I’ve got your back – such powerful and encouraging words to say to some one. I long to hear those words so much right now that it leaves me feeling a little blue. I must remind myself that my true courage first comes from my spiritual connection and self-confidence – encouraging words from a close friend is bonus. A much-needed bonus.
With that said – I have grown quite weary from my on going job search compiled with my on going health challenges compiled with a letter stating that my COBRA health insurance is coming to an end. I also have times when indecisiveness blasts through my brain as I try to decide if I should surrender and accept (as much as this angers me to admit) should I keep looking for a job when there is a good chance (maybe) I might have to call in sick – or should I take action and start the foot work to go on disability. Who knows. I might be getting better or I might be staying the same and this is as good as it gets. One thing I do know is I have not been living a lifestyle that I could choose for myself.
Again I try to push this out of my mind . . . I was about to focus on something else . . . Or not.
My thoughts return to my entire summer. I am becoming a hermit that I do not recognise as I stay home and heal. More tests from the doctors exhaust me. A biopsy hurts like hell and I am shocked by the amount of bruising and lasting, endless soreness. It was benign, which is good. But the bod has had quite enough of this ill-health. I am so over it! I must ramp it up and change this hermit, before the hermit continues to change me towards an unsafe and unhealthy level mentally.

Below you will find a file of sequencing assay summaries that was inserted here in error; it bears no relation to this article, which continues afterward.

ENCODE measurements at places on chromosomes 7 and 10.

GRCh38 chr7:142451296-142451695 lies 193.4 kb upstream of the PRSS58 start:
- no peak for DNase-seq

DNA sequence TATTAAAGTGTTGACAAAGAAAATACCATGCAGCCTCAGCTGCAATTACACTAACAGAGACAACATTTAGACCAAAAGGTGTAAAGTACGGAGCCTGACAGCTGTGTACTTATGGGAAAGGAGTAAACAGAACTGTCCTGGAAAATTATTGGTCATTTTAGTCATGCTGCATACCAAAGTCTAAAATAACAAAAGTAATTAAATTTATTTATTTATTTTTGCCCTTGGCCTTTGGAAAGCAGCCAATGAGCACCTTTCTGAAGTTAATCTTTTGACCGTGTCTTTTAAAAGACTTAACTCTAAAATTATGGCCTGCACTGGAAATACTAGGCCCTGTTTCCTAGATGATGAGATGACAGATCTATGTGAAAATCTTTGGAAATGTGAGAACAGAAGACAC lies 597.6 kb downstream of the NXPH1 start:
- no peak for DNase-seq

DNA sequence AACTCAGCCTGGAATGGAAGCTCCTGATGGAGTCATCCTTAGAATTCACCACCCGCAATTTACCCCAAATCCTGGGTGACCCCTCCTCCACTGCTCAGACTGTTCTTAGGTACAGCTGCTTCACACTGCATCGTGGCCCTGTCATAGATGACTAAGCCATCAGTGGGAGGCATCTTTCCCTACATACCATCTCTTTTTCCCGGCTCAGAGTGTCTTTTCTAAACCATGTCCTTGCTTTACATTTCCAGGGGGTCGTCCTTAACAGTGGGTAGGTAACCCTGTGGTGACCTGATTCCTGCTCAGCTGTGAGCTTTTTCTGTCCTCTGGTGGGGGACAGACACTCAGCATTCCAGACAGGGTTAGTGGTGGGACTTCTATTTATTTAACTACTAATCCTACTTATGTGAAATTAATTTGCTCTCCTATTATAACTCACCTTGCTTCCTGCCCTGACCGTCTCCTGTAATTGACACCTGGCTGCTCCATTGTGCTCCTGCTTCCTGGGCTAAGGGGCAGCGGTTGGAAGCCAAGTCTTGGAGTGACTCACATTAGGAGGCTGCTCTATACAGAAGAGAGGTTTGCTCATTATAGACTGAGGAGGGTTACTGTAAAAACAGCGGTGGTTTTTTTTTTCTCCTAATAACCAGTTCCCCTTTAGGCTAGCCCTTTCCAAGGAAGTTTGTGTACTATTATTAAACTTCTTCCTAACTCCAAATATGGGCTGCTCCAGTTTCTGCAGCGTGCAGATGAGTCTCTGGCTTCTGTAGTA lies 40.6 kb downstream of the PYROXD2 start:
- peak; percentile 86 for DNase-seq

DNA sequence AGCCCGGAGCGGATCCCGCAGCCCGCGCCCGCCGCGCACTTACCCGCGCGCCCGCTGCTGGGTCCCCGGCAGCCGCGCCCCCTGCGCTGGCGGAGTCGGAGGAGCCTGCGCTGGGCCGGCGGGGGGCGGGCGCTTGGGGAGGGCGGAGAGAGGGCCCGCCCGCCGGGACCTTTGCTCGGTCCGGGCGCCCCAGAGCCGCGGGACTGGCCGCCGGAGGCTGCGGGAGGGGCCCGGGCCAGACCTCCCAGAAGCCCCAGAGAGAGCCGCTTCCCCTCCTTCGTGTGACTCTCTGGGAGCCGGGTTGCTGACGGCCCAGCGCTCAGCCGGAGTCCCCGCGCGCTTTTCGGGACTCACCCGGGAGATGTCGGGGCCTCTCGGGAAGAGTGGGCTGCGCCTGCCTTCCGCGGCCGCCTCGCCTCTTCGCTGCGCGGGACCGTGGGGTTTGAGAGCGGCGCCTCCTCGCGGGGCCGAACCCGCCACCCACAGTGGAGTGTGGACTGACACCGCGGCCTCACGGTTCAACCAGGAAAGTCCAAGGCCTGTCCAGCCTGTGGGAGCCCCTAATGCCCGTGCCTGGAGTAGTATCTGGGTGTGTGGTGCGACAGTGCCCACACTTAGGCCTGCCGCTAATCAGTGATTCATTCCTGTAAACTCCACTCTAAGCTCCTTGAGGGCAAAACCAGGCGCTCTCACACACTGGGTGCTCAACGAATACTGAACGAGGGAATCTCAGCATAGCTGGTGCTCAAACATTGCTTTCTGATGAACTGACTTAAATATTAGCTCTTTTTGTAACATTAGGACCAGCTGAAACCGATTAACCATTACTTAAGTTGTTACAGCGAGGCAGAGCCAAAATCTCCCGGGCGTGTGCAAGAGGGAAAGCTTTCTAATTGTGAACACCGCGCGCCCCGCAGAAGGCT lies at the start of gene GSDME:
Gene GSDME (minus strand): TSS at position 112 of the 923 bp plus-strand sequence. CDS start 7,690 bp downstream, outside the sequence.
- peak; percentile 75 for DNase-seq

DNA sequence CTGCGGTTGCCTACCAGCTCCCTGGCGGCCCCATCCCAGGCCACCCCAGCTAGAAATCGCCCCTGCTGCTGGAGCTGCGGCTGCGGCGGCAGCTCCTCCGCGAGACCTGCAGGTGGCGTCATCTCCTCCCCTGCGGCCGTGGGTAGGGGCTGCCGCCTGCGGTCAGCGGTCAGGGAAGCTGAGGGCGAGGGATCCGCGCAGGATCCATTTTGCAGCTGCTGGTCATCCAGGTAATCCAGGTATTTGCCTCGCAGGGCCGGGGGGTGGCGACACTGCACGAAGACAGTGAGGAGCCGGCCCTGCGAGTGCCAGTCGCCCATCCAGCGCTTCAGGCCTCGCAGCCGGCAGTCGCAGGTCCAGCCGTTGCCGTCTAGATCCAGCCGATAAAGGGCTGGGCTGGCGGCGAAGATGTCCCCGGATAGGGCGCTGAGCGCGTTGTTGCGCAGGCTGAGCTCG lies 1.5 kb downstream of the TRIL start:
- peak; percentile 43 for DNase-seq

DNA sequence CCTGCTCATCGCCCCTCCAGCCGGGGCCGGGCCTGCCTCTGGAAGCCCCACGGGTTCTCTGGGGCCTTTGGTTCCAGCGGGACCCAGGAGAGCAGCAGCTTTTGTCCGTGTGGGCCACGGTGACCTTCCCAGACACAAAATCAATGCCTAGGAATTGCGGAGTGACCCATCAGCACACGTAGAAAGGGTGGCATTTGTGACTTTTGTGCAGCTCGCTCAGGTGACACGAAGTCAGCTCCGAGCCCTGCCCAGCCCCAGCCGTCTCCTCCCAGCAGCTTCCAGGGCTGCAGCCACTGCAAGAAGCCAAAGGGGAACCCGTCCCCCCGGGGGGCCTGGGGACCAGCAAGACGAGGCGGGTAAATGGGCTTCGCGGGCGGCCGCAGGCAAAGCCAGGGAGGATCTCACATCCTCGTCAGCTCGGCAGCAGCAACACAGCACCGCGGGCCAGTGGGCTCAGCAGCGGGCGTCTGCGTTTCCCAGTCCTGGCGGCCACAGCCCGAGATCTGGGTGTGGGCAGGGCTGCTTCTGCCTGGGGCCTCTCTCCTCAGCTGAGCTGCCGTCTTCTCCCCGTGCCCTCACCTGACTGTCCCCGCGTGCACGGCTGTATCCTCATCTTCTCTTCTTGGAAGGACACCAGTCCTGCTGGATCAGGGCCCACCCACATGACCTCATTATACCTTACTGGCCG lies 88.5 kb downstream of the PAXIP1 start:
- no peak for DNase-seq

I will stop this observation that unfortunately borders on the edge of wasteful self-pity. Looks like I need a biopsy on my self-pity as well. I will cut it out, put it under my microscope and give you the results by end of next week.
. . . . . My mind does a mommy flash back. One thing I have learned time and time again is that showing in my actions that I have my son’s back is even more meaningful than saying the words to him . . .
When my son was almost 4 years old we decided to go to a movie. Upon arriving, we parked the car and walked through the structure towards the theater. I was walking close to the rows of parked cars and Tyler was walking on my left side as I held his hand. While Tyler talked enthusiastically about his desire to see the movie – he froze in his tracks as a car went flying right past us. I quickly pulled Tyler in closer to me – it was frightening. My whole body started shaking as I yelled out, “HEY slow down!” The car skidded around the tight corner of the structure and out of sight. I took a deep breath and did my best to keep my composure in check. I leaned down and picked up my son and carried him as I continued to walk. He held on tight around my neck with his little arms. Automatically I gently reassured him all was well and I softly let him know I did not see or hear the car coming up from behind us either. Even when we are aware of our surroundings – sometimes this can happen. Silent, we kept on walking. I felt my anger and protective spirit deep in my body. Tyler was ready to walk on his own again and he landed safely back on the ground with a light hop.
As we arrived to the lower level, that same car was trapped waiting behind another car. As I got closer, I could see the driver and his passenger were teenagers. Taking one step forward, I kicked in their passenger car door as I hollered at the young driver, “HEY! You could have hit my son! You were way too close! It’s so dangerous to be driving that fast!”
I’m kinda tall (and kinda loud too) and I scared the livin’ day lights out of those kids From the expression on their faces, I must have had steam coming out of my nostrils like an angry bull as I kicked their car. They both looked right at me and said in unison, “I’m sorry! I’m sorry!” My son had never seen me react in such a manner – the little guy was speechless.
As we quietly and safely sat in our seats as the movie started, the only thing my son said to me was, “I like that you did that Mom”.
“I love you Son.” I smiled to myself and knew I’d never do such a thing again.
Today my son knows that even though he is a tall 26-year-old confident man with a successful career – I still have his back. But now, he has mine as well.
How do I know this?
He told me.